The England players are understood to want the uncertainty over the manager's position resolved with not all of them keen for him to stay. Frank Lampard and the captain, Steven Gerrard, said after the defeat to Germany that they wanted Capello to stay on.

There are understood to be grave reservations among some within the squad about Capello sticking to a 4-4-2 formation that looked static and one-paced against the Germans. The players preferred a 4-5-1 formation, with Joe Cole on the left side.

Capello's own uncertainty was compounded by contradictory messages about the time-frame involved. Having first said that Richards "told me that he has to take two weeks to make the decision," Bevington later said in Capello's presence that he was "not putting a time-limit" on the decision, which would be reached "in a few weeks".

Richards' deliberations are complicated by his own decision, announced on the day England flew out to South Africa, to remove the break clause in Capello's contract, which enabled them to part company with him after the tournament. This means that the FA would have to pay out at least £10m to terminate a deal which runs until the 2012 European Championship.

Capello can now leave Richards to sweat on the decision. "I received a lot of offers to be a manager at other clubs," Capello said. "I said that when I spoke with Lord Triesman [who hired him] and I decided to stay here because I like being England manager and also I will accept whatever the FA decides." Bevington said the two-week hiatus was needed to prevent the FA "snapping and knee-jerking into decisions within 24 hours of the [Germany] game concluding".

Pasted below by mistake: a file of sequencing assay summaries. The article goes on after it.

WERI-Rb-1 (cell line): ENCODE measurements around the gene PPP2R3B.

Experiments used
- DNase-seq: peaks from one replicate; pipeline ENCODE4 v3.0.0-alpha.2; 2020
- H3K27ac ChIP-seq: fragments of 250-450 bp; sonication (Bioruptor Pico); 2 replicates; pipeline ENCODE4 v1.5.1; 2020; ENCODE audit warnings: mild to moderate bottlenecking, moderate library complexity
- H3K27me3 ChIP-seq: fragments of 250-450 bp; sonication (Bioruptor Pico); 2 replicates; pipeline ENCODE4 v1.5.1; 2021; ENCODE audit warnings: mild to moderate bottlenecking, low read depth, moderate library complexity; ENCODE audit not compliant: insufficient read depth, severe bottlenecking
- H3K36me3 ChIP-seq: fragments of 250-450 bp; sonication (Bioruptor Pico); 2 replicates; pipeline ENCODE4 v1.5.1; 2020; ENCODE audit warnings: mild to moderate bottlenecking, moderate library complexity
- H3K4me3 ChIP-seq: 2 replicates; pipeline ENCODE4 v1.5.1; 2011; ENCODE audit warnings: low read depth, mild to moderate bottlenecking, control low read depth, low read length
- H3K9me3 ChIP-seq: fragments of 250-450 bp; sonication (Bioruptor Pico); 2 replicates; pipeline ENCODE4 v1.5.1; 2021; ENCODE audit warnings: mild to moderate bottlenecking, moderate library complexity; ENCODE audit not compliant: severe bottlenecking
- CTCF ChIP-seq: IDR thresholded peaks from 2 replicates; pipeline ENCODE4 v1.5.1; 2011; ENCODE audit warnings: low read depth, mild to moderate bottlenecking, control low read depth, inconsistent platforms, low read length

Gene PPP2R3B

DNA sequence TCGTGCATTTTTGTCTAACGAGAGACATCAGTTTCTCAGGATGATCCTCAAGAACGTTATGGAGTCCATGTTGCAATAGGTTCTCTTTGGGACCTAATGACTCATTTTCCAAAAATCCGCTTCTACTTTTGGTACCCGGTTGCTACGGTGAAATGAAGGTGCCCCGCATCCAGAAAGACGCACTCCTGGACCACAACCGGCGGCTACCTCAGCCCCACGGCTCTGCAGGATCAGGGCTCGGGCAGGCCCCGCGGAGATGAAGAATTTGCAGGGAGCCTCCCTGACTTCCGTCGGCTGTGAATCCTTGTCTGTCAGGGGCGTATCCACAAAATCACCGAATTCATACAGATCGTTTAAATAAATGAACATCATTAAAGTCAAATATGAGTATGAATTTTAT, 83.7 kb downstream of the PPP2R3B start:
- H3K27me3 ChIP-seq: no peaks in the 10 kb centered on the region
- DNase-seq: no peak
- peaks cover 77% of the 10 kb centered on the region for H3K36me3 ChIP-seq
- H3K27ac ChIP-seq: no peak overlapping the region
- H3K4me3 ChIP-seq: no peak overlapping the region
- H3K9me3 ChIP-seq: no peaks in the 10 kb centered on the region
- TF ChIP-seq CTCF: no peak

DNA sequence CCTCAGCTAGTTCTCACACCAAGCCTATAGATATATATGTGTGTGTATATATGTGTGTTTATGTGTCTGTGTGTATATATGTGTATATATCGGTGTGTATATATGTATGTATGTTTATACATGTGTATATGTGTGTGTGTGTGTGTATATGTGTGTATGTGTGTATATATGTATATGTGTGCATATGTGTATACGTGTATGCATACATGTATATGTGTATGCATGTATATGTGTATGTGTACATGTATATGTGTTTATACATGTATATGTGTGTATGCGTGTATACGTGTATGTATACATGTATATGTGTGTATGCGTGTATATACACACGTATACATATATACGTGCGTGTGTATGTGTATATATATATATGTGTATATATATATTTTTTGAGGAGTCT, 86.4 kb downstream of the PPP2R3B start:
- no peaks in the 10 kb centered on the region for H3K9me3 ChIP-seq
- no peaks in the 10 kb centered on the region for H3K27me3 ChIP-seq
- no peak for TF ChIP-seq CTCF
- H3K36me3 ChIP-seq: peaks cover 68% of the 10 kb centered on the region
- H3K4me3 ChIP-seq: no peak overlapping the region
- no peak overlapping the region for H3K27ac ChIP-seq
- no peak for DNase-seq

Capello revealed that he had also discussed with Richards the problem of taking forward an ageing England side – the second oldest in the tournament after Italy – which was in need of "two to three new players" now. He defended himself when asked whether he was worth his large salary given England's inept performance at the World Cup. "When they decide to pick me as manager, I spoke with the people who give me this money," he said. "But it is not the money, but the value of the man."

"Yes, I have the appetite [to still do the job]," Capello added. 'But I understand one thing which is really important and why England did not win before. The England players arrived at the end of the season tired. I never saw the players that I see in the autumn, before the heavy Christmas spell."